According to the OCS’s annual report, it is “proud of its financial contributions that sustain significant public services, particularly throughout the COVID-19 pandemic, at a time when front-line services have been crucial to the social and j economic and social health of our province.” According to Amanda Winton, a spokesperson for OCS, the company is a self-funded, profit-making government business venture whose yearly revenue is disclosed in the Public Accounts of Ontario.

 

Net revenues from the OCS may be put into the Consolidated Revenue Fund and released publicly to the Ontario government to fund its financial commitments according to the Ontario Cannabis Retail Corporation Act, 2017. According to Winton, these monies assist in crucial financing public services that all Ontarians can use. Our first aim is to keep customers away from the black market while running a productive company that benefits Ontario taxpayers.

Contrary to cannabis businesses operated by the Canadian government, revenues from the private sector have been few. While cannabis growers are subject to strict government oversight, they have also committed a number of errors, including:

 

  • Disastrous greenhouse investments costing millions of dollars, resulting in billion-dollar “balance sheet revisions.”

  • Selling just under 20% of their output since the legalization of adult cannabis use is catastrophic for any agricultural enterprise.

  • Destroying a significant amount of stock, at an estimated 900 million grams of dry, unpackaged marijuana since its legalization.

  • Overproduction. By the end of November of last year, the total weight of dried cannabis held by authorized growers, distributors, and retailers had risen to 1.4 billion grams.

 

 

Not all giant cannabis businesses have faced those challenges.

 

Pure Sunfarms, established in Delta, British Columbia, and a subsidiary of Florida-based vegetable grower Village Farms International, has been one of the most successful federally permitted mass growers. Over the past few years, Village’s Canadian cannabis industry has roughly broken even in terms of net income. Prior to being purchased by Quebec-based Hexo Corp. in 2021, cannabis producer Redecan also declared an annual profit.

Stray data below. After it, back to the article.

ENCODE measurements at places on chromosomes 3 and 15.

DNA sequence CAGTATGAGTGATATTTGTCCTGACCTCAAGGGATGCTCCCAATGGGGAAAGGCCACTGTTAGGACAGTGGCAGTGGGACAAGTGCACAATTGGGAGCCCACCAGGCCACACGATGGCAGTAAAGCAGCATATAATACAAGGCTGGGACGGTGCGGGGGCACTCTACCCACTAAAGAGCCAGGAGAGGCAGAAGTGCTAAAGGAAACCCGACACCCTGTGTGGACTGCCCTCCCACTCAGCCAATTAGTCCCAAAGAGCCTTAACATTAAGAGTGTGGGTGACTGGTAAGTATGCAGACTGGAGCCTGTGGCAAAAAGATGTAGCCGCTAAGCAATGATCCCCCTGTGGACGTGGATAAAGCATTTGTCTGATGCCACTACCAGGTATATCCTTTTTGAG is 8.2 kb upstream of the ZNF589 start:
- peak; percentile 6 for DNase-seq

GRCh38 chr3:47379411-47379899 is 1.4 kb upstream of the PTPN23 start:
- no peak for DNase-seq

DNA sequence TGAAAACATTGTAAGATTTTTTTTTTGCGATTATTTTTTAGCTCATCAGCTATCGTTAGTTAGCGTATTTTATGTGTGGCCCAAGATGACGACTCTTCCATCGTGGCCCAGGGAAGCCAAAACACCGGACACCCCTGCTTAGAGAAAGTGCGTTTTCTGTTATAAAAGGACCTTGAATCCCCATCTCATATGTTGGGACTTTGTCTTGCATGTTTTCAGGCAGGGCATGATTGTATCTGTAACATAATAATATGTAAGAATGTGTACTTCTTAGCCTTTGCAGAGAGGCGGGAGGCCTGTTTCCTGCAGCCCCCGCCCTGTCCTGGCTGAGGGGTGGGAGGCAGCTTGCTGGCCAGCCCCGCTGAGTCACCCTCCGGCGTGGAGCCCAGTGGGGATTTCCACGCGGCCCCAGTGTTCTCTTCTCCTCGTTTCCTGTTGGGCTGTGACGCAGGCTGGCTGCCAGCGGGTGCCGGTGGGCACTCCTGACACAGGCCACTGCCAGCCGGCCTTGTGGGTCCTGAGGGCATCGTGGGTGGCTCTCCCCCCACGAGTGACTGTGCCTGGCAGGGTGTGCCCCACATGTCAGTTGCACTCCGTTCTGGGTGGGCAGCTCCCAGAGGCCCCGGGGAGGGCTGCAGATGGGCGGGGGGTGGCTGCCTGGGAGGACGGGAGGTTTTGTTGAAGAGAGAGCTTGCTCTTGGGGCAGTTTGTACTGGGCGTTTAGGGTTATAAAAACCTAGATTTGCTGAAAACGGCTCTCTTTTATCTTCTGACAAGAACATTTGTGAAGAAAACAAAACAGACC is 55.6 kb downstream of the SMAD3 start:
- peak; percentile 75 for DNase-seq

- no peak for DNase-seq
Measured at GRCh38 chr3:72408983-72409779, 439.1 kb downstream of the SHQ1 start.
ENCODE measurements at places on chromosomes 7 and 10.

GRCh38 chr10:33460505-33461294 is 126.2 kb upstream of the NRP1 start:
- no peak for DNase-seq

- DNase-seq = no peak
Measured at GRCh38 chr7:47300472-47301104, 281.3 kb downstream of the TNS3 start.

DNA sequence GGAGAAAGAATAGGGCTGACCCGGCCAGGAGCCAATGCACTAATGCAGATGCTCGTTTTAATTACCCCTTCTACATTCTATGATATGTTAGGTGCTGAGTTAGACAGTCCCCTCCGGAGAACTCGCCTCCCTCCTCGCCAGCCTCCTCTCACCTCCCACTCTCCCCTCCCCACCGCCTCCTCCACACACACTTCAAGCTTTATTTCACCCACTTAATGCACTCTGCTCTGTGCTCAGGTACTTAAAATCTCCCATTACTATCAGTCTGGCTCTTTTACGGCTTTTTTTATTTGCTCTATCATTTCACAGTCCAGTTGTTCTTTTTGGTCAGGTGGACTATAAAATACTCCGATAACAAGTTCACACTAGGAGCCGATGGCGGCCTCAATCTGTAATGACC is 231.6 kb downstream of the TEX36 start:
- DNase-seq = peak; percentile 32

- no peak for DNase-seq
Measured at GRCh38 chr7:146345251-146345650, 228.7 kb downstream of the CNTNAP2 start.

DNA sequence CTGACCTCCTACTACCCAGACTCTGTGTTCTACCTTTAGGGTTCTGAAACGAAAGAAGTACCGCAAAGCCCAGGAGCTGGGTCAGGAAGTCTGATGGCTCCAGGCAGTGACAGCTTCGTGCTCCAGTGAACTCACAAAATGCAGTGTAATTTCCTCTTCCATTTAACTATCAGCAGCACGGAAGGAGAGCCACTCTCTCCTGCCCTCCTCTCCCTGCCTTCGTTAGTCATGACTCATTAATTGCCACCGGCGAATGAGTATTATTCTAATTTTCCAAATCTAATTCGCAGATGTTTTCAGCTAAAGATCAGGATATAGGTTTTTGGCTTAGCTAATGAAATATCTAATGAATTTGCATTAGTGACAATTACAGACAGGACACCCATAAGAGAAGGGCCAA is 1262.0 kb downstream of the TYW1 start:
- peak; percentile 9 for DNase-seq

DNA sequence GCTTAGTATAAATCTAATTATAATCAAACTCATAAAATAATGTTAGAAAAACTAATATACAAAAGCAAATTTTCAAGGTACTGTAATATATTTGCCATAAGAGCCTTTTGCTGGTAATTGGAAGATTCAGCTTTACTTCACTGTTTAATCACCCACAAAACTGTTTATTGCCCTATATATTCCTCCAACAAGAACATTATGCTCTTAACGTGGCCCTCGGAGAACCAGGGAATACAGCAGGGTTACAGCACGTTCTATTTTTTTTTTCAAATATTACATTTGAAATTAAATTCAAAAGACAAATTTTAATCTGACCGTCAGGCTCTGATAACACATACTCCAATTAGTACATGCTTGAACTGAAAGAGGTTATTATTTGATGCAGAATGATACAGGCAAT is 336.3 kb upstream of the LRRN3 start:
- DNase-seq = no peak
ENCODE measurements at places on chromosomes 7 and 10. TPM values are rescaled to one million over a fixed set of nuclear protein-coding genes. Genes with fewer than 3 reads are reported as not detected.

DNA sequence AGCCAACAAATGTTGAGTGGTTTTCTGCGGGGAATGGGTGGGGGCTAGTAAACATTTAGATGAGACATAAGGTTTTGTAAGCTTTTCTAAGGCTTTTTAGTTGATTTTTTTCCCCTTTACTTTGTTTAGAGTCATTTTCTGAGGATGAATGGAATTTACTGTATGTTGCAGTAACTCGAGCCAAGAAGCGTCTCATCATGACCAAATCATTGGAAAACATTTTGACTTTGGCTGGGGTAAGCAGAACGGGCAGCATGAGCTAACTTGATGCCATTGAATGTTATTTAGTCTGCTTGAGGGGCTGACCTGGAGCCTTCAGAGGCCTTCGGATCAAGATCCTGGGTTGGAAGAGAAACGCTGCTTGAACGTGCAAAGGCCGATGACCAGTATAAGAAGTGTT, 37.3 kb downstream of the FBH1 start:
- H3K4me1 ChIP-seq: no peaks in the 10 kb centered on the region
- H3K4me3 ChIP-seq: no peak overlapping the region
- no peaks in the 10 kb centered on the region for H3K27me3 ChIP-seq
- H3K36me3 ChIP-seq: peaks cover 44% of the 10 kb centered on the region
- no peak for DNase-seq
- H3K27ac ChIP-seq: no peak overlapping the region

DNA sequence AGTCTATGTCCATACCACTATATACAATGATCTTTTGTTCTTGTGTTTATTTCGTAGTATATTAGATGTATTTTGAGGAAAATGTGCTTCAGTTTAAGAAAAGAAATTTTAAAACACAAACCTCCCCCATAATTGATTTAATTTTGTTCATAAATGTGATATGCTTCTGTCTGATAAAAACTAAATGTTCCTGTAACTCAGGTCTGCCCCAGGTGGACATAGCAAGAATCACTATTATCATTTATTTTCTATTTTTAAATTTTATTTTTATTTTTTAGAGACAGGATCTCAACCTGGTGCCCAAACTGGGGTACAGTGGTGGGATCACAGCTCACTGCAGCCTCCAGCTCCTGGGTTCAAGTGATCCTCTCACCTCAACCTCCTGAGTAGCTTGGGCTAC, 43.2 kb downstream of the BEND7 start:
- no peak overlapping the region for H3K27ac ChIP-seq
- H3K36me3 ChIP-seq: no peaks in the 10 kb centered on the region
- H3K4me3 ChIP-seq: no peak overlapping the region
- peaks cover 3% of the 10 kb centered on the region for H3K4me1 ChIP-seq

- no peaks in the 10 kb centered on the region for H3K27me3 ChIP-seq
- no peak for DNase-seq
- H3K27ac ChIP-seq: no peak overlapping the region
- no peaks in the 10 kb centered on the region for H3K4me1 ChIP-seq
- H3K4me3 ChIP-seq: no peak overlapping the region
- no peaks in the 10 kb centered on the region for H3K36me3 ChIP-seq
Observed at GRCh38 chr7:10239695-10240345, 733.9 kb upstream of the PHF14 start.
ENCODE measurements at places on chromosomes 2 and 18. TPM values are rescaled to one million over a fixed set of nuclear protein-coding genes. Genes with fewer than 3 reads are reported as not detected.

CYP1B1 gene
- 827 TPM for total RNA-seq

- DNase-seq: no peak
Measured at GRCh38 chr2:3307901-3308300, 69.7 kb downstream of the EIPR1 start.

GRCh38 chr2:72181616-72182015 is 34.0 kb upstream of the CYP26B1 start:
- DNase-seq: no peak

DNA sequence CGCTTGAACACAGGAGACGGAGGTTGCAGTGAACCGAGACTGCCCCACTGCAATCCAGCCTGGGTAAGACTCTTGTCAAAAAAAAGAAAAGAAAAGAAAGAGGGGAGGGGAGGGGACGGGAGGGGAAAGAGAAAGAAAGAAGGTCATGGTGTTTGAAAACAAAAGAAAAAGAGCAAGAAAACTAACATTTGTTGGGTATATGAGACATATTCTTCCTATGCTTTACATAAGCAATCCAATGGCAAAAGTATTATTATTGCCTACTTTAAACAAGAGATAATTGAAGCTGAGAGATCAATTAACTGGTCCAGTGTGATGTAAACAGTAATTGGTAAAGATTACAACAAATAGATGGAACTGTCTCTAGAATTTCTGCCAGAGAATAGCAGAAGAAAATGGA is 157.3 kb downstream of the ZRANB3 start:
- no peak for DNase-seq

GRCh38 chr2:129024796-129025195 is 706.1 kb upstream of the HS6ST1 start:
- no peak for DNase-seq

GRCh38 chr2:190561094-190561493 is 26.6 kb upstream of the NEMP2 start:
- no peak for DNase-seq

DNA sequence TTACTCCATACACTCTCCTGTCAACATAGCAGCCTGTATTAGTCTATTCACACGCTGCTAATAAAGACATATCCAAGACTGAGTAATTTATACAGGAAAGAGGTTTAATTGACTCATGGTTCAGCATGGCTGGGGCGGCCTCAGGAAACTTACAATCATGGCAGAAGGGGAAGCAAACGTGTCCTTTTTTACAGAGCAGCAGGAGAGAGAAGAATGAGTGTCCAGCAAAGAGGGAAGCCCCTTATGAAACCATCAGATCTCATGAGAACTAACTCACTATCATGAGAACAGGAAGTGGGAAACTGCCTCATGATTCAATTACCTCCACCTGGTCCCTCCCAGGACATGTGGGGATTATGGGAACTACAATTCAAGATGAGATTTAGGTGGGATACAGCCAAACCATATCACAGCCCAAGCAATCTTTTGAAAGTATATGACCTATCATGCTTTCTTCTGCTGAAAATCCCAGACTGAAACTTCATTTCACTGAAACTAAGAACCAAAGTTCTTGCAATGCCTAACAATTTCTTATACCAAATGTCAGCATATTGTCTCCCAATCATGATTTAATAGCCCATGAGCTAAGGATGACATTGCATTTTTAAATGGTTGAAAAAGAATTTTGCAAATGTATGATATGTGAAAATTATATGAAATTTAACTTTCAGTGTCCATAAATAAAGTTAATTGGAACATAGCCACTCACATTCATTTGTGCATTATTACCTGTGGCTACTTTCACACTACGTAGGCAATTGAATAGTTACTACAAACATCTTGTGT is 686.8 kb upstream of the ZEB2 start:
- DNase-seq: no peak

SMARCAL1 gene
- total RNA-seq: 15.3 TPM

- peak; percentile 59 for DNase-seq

However, according to financial documents, Redecan, now a subsidiary of Hexo, lost CA$91,000 in the most recent quarter concluded in April 2022. Decibel Cannabis Co. recorded net revenue of CA$1.7 million in its fiscal year ending 31st of December 2021, compared to a net loss of CA$9.2 million the previous year. Tilray has recorded lucrative quarters but not annual earnings. The company revealed in the latest Securities and Exchange Commission publication that it “opened for business in 2014 and has yet to earn a profit.”

 

Conclusion

Anindya Sen, an economics professor at Ontario’s University of Waterloo, believes the government does not need to monopolize crucial sections of the cannabis supply chain in order to earn “rent” from the industry. He claimed that governments might recover the same amount of cash from businesses through tariffs and other measures they are earning from the industry by controlling critical supply chain segments such as the wholesale market.

 

According to Sen, the government will still obtain the same earnings through a wholesale levy. The government will still enjoy the benefits of a private market, with development and job opportunities, as an economic growth engine.